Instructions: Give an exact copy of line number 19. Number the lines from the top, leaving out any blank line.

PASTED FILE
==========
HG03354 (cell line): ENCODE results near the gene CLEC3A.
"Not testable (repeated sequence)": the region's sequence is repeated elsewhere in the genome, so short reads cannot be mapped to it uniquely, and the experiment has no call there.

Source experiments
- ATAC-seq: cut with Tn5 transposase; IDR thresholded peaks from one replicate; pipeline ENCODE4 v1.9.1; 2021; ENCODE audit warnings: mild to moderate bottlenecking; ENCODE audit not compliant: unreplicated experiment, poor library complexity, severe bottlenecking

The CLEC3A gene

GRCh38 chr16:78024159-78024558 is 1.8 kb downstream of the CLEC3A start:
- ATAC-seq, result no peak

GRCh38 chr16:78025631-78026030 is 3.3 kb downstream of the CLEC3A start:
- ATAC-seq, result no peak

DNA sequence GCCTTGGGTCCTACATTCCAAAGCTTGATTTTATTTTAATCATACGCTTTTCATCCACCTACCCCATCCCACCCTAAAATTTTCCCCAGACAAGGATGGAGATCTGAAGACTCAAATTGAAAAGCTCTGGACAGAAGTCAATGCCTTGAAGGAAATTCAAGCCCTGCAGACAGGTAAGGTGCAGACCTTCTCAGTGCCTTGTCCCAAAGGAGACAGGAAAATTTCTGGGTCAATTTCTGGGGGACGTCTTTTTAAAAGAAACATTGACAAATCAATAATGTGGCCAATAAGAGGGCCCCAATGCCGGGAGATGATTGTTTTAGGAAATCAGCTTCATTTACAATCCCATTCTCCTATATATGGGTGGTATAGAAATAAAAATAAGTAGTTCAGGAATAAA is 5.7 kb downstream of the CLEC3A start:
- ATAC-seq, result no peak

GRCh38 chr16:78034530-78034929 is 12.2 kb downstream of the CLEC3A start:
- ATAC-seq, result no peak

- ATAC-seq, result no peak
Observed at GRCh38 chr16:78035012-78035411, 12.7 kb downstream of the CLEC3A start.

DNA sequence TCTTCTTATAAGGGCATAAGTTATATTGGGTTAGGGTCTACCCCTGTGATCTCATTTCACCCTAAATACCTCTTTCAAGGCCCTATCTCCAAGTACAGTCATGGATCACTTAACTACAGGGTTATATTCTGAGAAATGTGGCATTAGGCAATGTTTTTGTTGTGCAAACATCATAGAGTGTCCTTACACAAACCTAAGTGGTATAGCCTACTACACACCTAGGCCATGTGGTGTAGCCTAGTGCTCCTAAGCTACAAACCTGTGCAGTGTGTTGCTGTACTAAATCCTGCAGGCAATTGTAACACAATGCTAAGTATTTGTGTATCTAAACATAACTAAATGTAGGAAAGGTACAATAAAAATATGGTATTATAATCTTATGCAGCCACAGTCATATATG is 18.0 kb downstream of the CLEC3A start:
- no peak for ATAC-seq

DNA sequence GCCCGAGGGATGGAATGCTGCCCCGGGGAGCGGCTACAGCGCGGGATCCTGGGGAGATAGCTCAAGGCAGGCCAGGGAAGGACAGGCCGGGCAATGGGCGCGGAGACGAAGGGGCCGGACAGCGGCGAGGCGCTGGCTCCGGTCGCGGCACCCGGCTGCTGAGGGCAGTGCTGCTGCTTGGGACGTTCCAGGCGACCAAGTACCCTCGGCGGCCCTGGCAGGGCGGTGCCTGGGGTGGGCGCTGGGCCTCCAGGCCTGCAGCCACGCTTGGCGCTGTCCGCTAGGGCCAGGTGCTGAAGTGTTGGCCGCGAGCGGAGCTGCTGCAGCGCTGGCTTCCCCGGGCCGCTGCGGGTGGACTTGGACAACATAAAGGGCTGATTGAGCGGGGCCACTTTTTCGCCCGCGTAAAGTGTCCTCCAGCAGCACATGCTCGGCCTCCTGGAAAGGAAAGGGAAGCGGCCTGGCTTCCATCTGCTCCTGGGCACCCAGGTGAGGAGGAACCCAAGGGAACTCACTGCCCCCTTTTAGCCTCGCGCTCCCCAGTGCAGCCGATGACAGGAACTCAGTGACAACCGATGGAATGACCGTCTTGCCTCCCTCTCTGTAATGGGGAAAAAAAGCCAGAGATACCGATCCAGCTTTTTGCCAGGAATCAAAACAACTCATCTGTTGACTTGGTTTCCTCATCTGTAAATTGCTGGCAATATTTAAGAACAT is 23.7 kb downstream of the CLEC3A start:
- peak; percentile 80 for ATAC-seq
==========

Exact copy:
- peak; percentile 80 for ATAC-seq